Bank shakes up mortgage market with fixed-rate cut
The largest mortgage lender in the State is set to shock the market with cuts to its fixed rates.
Most commentators and rival banks had predicted the end of mortgage rate reductions. But AIB is to buck the trend by reducing its one, two, three, four, five and seven-year rates, and introduce a new 10-year rate.
Rates are coming down by up to 0.45pc, in what is one of the largest cuts in years.
There are also reductions to fixed rates at its broker-focused Haven offering.
It comes after analysts said the next move in home loan rates would be up, while Bank of Ireland got in trouble with the State's competition watchdog last week for saying it expected fixed rates to rise across the market.
Most new buyers are opting for fixed rates.
AIB had been seen as offering less attractive fixed rates than its competitors, but the latest move will position it to take on its rivals.
The new rates apply to new and existing customers.
With a fixed rate, the interest rate and monthly repayments are fixed for a set time.
AIB is reducing its three-year rate from 3.20pc to 2.85pc, which is in line with the best offers in the market.
Its five-year rate is coming down by 0.45pc to 2.85pc also. And the new 10-year fixed rate is being offered at 3.3pc.
The new rates come into effect from tomorrow.
Mortgage broker Karl Deeter said AIB would have the cheapest seven and 10-year rates. Haven will have the same fixed rates for one to five years, but no seven or 10-year offerings.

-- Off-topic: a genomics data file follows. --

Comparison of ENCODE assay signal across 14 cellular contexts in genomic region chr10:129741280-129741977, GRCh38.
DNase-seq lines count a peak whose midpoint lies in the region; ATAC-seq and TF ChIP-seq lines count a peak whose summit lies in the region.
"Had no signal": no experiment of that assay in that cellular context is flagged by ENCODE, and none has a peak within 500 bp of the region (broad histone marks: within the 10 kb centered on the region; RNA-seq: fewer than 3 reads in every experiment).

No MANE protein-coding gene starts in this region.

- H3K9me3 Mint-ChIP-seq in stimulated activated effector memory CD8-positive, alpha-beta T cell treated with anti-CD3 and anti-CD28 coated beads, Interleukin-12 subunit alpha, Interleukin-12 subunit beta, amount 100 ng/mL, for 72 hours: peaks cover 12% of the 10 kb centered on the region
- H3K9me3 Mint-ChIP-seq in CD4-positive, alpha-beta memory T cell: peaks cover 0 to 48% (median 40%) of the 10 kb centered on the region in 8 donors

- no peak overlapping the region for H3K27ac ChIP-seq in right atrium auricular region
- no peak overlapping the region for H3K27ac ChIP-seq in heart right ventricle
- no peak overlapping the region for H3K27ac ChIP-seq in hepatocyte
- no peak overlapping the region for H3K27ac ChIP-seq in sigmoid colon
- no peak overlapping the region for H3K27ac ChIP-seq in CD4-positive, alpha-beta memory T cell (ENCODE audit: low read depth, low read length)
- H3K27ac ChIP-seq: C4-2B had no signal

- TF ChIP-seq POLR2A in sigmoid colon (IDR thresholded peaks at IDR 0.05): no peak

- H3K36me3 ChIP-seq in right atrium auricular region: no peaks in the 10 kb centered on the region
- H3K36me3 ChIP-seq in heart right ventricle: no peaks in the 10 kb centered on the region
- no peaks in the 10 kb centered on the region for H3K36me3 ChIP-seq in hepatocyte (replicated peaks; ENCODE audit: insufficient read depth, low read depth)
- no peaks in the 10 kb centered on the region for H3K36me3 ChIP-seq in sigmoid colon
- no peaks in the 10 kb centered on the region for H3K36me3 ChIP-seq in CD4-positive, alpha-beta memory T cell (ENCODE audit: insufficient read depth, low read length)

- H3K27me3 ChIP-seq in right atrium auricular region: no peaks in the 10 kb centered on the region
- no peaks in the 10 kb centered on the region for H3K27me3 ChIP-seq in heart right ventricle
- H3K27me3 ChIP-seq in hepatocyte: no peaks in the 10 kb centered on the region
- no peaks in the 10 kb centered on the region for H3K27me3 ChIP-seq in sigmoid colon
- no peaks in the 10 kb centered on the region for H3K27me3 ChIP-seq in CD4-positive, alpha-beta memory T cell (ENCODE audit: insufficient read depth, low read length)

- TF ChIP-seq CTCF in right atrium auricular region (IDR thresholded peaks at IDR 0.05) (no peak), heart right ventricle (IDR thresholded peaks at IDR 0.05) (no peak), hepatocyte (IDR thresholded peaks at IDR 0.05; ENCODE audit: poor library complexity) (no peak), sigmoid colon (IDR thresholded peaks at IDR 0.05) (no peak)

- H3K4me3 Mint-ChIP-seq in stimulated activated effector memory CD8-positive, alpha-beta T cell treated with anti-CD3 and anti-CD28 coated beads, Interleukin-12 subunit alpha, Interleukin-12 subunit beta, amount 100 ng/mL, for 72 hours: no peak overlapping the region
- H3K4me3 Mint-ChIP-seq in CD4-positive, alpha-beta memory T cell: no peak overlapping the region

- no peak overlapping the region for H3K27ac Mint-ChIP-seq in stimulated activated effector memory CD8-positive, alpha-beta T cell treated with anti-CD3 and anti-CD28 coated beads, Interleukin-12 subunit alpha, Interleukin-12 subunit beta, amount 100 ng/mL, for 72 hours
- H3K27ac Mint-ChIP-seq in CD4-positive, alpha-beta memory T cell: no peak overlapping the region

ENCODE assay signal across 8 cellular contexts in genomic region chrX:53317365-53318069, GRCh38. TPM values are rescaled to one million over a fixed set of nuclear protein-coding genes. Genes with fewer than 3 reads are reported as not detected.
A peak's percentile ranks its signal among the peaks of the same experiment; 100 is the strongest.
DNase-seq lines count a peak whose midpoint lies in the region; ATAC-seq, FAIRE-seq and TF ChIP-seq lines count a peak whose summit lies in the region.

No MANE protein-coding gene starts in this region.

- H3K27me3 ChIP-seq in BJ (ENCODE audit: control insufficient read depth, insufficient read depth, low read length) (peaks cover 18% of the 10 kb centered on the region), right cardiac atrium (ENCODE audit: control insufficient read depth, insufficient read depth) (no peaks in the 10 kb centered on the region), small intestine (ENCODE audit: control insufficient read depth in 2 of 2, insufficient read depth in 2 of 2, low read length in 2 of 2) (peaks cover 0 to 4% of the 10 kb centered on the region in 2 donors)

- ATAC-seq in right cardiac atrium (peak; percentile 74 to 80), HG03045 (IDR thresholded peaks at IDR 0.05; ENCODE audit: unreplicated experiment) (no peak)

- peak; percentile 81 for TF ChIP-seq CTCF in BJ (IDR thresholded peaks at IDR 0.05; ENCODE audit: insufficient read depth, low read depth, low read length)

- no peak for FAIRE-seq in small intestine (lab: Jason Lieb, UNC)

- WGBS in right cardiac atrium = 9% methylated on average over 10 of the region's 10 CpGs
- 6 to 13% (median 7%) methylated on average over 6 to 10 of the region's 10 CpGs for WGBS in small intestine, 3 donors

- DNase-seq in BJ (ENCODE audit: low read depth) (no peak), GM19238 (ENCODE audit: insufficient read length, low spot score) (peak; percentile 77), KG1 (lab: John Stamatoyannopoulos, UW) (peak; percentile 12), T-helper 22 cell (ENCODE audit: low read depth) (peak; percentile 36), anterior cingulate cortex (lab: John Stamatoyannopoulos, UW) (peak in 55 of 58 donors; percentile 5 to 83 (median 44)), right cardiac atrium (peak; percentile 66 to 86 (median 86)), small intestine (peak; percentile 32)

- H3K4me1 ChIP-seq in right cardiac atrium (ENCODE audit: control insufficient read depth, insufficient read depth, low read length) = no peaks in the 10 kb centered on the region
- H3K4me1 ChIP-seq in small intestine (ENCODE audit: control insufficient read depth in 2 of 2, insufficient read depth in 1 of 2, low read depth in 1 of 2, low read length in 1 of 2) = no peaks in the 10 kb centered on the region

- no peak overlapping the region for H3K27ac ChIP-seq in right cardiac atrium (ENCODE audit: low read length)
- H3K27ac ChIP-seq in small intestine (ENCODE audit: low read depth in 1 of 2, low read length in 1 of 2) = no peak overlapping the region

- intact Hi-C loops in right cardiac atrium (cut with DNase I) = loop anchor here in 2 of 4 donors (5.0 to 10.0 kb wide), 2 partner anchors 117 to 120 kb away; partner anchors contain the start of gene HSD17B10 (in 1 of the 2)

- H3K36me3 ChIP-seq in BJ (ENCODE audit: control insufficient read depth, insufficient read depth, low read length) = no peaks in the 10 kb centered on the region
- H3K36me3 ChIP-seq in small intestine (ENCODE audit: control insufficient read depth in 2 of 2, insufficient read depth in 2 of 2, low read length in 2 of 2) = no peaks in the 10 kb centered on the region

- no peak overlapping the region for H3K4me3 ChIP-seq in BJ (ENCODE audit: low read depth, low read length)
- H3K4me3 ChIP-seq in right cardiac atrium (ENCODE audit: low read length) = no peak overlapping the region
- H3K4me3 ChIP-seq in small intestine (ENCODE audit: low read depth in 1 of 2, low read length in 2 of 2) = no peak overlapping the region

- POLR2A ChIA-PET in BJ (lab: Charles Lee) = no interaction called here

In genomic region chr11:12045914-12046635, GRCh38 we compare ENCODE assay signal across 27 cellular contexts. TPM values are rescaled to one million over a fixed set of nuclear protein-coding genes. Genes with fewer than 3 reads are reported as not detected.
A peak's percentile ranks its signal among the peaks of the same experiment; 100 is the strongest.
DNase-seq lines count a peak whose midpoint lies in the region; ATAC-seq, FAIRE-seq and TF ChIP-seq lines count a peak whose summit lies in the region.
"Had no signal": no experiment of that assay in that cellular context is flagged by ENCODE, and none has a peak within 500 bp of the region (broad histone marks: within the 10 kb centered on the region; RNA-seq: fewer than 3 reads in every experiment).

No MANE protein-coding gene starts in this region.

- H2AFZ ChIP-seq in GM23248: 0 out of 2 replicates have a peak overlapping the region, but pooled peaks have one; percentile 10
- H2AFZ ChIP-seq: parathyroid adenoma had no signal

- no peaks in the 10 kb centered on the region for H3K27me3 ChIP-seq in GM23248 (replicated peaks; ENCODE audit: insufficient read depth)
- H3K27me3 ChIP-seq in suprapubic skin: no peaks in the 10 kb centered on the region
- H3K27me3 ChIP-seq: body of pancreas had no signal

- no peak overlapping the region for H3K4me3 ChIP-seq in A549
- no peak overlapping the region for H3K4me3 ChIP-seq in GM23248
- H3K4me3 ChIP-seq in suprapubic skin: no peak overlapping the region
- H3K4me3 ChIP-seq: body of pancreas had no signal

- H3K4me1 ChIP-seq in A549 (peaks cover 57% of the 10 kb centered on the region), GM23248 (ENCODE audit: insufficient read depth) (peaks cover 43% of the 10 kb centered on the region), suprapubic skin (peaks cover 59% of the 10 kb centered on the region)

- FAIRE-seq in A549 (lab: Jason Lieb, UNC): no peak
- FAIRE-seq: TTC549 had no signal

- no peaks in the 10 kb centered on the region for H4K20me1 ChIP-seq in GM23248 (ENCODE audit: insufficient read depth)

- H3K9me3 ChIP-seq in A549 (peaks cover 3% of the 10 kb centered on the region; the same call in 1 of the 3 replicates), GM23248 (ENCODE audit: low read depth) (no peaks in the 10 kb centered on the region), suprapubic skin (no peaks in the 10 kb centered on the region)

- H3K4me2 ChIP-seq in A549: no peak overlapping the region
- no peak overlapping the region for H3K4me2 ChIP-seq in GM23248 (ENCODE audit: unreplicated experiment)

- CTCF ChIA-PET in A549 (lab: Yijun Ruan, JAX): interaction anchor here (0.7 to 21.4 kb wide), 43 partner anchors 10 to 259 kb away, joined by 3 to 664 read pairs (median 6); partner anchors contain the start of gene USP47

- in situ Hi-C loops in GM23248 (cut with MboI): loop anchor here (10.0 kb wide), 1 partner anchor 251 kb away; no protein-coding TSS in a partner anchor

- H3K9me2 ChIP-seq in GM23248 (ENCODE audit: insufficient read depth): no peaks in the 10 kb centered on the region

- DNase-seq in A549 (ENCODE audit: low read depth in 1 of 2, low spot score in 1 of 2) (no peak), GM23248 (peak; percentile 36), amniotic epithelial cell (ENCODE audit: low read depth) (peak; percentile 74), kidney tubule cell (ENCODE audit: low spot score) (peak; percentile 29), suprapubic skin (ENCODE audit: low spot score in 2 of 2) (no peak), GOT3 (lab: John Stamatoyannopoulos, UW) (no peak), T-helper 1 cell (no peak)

A homeowner with a €300,000 mortgage, on a variable rate of 4pc, would save €200 a month by switching from their lender and opting for the new AIB two-year fixed rate. Over a year, this works out at a saving of €2,400.
The bank already offers the lowest variable rate at 3.15pc, and has lower variables for new buyers with a large deposit or existing owners with equity built up in their homes, so-called LTV (loan-to-value) rates.
New AIB chief executive Dr Colin Hunt commented: "As the mortgage market leader we are offering value and choice by introducing highly competitive fixed rate pricing, to complement our lowest variable offering in the market."
Mortgage rates have fallen in this market over the last five years, but are still the second highest in the eurozone.
The expectation up to now was that the next movement in rates would be upwards.
In a recent report, Goodbody's Eamonn Hughes said rates were "fairly priced and won't drop any time soon".
And Bank of Ireland was warned by the Competition and Consumer Protection Commission it may have engaged in price signalling when it called time on mortgage rate cuts.
Its chief financial officer Andrew Keating said recently it was his expectation "the price of mortgages, particularly those longer-duration mortgages, will increase".